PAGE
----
Every so often, The Guardian , which faithfully appears in my letterbox on 6 days a week, includes with the Saturday Review, a section from The New York Review of Books. Last Saturday, this included an article by Robert Darnton, entitled Can we create a national digital library? He defines the NDL as ‘a comprehensive library of digitised books that will be easily accessible to the general public’. It’s an interesting article and Darnton refers to providing schools with a huge range of e-books ‘million s of books’. The question here – and of course, it’s not a new one – is whether the NDL (or a similar version in Australia or the UK) would be useful mainly for TLs/SLs or for students. Giving Year 7 access to ‘millions of books’ to enhance their learning e.g. on volcanoes is unlikely to be very useful without serious mediation by the TL. That’s not to say that the NDL or its equivalent would not be an excellent resource, but it would have to be carefully managed.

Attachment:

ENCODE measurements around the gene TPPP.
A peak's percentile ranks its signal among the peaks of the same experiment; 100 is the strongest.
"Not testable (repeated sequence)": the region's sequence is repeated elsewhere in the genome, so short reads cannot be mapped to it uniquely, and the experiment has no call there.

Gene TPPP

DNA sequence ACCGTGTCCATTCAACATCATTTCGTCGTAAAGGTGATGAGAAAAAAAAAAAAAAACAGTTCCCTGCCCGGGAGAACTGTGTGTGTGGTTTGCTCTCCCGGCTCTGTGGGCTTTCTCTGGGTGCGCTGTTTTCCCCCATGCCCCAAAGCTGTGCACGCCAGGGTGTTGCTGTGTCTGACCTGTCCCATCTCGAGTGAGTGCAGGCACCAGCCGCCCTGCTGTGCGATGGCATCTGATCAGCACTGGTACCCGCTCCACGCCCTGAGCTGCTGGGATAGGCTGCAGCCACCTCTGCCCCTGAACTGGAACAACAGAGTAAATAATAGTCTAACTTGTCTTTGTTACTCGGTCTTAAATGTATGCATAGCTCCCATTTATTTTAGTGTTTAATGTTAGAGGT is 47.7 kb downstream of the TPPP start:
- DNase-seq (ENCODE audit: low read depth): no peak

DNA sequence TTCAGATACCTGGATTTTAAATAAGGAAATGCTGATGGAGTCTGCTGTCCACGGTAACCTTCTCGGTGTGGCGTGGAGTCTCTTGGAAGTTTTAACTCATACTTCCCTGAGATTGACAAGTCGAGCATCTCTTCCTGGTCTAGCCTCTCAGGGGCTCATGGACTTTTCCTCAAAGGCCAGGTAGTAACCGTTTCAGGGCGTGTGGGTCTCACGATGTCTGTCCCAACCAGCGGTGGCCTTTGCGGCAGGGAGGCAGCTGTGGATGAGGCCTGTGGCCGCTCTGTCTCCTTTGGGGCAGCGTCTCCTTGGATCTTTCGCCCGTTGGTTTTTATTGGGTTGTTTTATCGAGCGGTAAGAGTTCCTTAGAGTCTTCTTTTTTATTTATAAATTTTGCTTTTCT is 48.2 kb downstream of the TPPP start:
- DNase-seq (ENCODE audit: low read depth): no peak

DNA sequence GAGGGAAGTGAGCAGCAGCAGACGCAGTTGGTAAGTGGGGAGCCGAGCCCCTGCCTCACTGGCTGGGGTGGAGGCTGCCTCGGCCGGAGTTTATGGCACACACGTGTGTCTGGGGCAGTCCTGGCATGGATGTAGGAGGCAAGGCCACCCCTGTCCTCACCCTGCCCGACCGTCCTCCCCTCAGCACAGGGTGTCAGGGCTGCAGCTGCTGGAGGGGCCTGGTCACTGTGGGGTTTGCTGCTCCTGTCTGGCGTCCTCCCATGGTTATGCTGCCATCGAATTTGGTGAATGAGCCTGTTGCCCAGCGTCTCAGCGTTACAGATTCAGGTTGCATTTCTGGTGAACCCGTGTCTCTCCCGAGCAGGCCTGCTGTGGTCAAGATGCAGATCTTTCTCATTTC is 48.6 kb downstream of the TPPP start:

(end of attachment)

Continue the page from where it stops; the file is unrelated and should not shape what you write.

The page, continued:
Having a walk along Dunbar Harbour, you will often hear a sniffling noise from the water and when you locate the noise, you will see a grey seal popping its head above the water, sniffing and then elegantly rolling its body beneath the water. One is pictured below and it struck me that seals always have a very doleful look, as if they struggle through life, catching the occasional fish, but generally being grumpy about their prospects. I did try to ask this seal whether s/he was happy or not, but the response was a disdainful look and a slow dive under the water. Maybe s/he spoke a language other than English.